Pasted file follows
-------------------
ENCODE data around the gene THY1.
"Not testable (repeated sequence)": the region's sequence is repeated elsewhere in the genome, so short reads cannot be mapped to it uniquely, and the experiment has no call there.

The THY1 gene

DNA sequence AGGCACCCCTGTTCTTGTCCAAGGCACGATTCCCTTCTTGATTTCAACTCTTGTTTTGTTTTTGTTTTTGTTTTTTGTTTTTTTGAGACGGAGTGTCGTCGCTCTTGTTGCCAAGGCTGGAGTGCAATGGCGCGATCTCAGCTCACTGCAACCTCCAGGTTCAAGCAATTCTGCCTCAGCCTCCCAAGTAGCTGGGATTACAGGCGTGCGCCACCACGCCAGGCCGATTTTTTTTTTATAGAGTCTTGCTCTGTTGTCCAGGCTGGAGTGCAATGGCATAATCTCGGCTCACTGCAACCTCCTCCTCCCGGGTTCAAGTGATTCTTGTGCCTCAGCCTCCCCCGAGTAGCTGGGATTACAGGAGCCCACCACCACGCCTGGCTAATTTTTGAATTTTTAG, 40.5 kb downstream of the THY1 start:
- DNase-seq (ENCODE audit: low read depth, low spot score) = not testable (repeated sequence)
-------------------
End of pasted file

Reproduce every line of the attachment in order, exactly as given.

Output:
ENCODE data around the gene THY1.
"Not testable (repeated sequence)": the region's sequence is repeated elsewhere in the genome, so short reads cannot be mapped to it uniquely, and the experiment has no call there.

The THY1 gene

DNA sequence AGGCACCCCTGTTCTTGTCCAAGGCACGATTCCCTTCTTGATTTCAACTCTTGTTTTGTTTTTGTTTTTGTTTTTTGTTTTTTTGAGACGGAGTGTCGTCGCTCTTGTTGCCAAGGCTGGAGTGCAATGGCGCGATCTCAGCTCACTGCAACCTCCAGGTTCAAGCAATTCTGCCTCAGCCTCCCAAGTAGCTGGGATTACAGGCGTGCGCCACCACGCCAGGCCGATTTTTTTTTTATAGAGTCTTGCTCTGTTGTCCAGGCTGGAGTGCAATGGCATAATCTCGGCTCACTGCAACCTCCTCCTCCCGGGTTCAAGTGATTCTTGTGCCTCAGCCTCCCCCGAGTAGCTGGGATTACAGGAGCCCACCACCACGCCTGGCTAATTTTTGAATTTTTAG, 40.5 kb downstream of the THY1 start:
- DNase-seq (ENCODE audit: low read depth, low spot score) = not testable (repeated sequence)